Tom DeLonge: No More Compromises

Tom DeLonge: No More Compromises
Tom DeLonge: No More Compromises

Back in February, when Blink-182 announced they were going on "indefinite hiatus," fans freaked and Geffen Records winced. But for their part, the members of Blink seemed remarkably stoical about the decision, which effectively ended a 13-year partnership and killed a band that had sold more than 20 million albums worldwide. Bassist Mark Hoppus got right back to work, producing albums for bands like Motion City Soundtrack and launching a weekly podcasting site. Drummer Travis Barker became a reality-TV star and started roughly 78 new bands. And guitarist Tom DeLonge did nothing at all.

Well that's not entirely true. In the wake of the Blink bust-up, he did spend three weeks in complete isolation, away from his family and bandmates, thinking about his life and career. More specifically he wondered if he ever wanted to play music again, and as Hoppus and Barker began to give their first post-Blink interviews, he continued to ruminate on the subject, until the weeks became months and fans of the band began to wonder just why he was keeping quiet. Had the whole Blink incident been his fault?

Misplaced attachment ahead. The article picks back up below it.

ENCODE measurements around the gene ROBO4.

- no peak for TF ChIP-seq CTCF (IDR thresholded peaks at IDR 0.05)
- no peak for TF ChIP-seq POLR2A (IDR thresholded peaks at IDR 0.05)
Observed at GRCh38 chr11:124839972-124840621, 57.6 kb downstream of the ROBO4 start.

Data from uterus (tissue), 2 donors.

But early in September DeLonge began to stir, issuing a statement through Geffen that explained where he'd been and why he'd been keeping silent. Turns out he was working on a self-described "greatest rock and roll revolution," a band called Angels & Airwaves, which he said would change the face of popular music for years to come.

And now, as he puts the finishing touches on not only the A&A album, but a full-length accompanying film — and as Geffen prepares to release a career-spanning (and some say, capping) Blink-182 Greatest Hits CD/DVD — DeLonge's finally willing to let fly on a host of topics. From his decision to once again make music and his high hopes for his new band to the inner workings of the Blink meltdown and his thoughts on Hoppus and Barker's lives, post-Blink, DeLonge lets it all hang out.

MTV: So after Blink went on hiatus, you became invisible, giving no interviews and disappearing from the public eye. Meanwhile your former bandmates seemed to have no trouble getting on with their lives. Care to explain where you've been?